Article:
What I would like to write about today falls a little outside our normal timeframe. The entry was prompted in part by a question from a reader about Oliver Cromwell. The house of Tudor ends with Elizabeth’s reign in 1603. Less than fifty years later England was declared a Republic under Oliver Cromwell.
The picture above, is a still from a film called ‘Stable’ which Kathleen Herbert produced out of an event in which horses were bought into Gloucester Cathedral one night, to wander through architecture of the space.
Stable was produced during Herbert’s residency at the Cathedral. The idea began with a comment made by one of the cathedral’s tour guides that horses were once kept in the Cathedral. Herbert discovered that during the English civil war in 1645 Lord Levan’s army kept their horses inside the cathedral as a defiant gesture against the Royalist cause. During the Puritan period iconoclasm was rife, and many churches and cathedrals were wantonly vandalised. Kathleen Herbert explains
“The citizens of Gloucester were influenced by the Parliamentarian/Puritan way of thinking, whilst the Cathedral remained sympathetic to the Royalist cause. In 1642 Thomas Pury, the MP for Gloucester proposed to parliament the abolition of The Dean and Chapter and this marked the end of the existing clerical authority and form of worship. So the act of stabling horses within the cloisters by Lord Levens’ army appears to be a clear statement of the new political and religious power of the Puritans.”
In contrast, during the medieval period knights would hold all night vigil in churches and cathedrals prior to battle. They would bring their horses, swords, armour and page to pray and be blessed. In this context, the intention of the horse being bought into the space is very different.
For Stable, Herbert brought horses back into the Cathedral and filmed them roaming around the ancient building. The film was not intended as an historical re-enactment; rather, by introducing something incongruous into the cathedral, Herbert wanted to encourage a contemporary questioning of the space. The film was made at night, in silence, in the absence of human visitors. There is silence followed by a snort, followed again by silence, and then the clatter of hooves. The first horse is joined by two others who sniff and lick at the hard stone floor, before clattering off again.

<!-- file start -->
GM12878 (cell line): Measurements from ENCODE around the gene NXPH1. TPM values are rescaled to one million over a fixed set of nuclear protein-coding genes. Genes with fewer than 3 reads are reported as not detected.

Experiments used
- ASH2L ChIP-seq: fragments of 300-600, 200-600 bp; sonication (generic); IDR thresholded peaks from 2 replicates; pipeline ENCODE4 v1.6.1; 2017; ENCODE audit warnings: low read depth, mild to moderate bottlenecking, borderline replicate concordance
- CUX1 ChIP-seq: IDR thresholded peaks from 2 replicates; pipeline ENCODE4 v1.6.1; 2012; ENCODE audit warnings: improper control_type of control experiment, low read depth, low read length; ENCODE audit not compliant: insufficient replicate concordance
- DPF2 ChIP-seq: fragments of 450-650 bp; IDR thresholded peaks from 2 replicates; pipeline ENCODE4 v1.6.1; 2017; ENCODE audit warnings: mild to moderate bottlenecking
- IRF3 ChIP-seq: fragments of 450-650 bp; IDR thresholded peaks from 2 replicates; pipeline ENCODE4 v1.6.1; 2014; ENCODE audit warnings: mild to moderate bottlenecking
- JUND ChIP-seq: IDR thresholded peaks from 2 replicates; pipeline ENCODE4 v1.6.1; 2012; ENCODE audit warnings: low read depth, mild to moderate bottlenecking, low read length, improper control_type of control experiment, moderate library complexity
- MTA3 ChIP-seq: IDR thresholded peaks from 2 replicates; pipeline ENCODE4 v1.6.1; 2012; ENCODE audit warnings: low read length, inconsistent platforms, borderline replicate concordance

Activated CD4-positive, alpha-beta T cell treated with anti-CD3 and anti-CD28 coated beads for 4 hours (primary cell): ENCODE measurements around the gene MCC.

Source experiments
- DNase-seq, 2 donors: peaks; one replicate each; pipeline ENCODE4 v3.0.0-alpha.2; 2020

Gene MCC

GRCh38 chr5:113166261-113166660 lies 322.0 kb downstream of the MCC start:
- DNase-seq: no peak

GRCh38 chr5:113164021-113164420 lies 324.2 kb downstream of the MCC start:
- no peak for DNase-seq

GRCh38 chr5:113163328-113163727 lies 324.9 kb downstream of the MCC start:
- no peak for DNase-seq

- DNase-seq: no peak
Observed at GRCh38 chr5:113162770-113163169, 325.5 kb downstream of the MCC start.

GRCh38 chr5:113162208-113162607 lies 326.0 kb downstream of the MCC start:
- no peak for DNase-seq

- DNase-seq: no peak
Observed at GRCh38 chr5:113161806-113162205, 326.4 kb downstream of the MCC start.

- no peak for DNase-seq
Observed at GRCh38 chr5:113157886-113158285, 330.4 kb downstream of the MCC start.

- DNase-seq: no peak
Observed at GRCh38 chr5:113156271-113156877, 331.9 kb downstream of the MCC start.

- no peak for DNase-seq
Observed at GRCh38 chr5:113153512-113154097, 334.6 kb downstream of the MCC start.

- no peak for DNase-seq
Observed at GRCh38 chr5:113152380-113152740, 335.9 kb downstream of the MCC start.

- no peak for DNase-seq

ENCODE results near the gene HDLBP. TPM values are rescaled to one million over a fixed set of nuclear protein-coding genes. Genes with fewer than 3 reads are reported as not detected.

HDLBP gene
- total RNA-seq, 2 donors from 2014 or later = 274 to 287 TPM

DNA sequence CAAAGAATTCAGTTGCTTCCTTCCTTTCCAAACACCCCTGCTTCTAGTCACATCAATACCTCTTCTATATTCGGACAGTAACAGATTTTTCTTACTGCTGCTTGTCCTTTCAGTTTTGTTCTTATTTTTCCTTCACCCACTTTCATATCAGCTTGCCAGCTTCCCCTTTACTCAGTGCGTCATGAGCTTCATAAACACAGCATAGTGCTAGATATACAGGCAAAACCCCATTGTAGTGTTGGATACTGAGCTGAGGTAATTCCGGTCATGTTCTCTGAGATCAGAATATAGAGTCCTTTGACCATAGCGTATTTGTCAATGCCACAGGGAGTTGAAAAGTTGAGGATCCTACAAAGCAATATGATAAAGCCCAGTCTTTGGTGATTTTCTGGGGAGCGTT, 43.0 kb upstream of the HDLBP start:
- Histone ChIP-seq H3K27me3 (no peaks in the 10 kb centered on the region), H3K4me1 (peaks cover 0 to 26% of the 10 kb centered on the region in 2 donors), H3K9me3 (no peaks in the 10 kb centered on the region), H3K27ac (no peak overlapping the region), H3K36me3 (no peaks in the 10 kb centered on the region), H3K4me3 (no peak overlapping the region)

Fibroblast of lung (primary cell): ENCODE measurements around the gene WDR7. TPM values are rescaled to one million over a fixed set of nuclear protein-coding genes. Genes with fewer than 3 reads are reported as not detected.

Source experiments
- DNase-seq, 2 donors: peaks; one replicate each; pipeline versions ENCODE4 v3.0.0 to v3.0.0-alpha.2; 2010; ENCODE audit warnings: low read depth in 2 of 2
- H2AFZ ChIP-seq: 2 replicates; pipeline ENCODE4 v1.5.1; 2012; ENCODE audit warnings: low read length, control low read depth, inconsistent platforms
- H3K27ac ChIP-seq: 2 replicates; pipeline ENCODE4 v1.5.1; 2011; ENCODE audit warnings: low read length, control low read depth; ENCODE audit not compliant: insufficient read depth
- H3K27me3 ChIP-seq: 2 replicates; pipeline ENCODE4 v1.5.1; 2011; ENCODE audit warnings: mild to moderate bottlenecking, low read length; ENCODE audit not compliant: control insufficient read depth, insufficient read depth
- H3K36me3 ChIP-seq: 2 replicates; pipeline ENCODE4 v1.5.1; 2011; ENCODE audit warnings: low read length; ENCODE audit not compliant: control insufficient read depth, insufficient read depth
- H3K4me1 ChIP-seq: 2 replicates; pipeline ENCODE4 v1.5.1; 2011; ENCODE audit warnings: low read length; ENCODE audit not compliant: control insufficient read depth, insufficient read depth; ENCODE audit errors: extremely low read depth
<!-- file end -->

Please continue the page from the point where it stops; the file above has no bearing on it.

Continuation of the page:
In interview Herbert says
“We experience the Cathedral as a powerfully religious building, which affects our mental and physical responses to the architecture. We each bring knowledge from a range of sources that has an impact on our behaviour. However the horses will be innocent to this, and I want to be quite free and open, allowing the horses to navigate and react to the space in their own way.”
Herbert was asked what the Cathedral authorities made of her desire to bring horses in to what is a sacred building. They were positive about the project. It is interesting to trace the history of ideas here. Medieval knights brought horses for a blessing before battle; Lord Levan’s forces brought them into the building to make a political and religious point – and the presence of horses would certainly have been a deliberately provocative, sacrilegious act. In 2007, when the film was made, we are interested to see how the horses react in a large, echoing and unfamiliar environment. It is perhaps a juxtaposing of nature and culture; or a way of making the familiar unfamiliar. We see the beauty of the horses in the shadows of the cathedral; and see the ancient building, which has been a presence there for 900 years experienced in a new way by the horses, and so experience it ourselves afresh.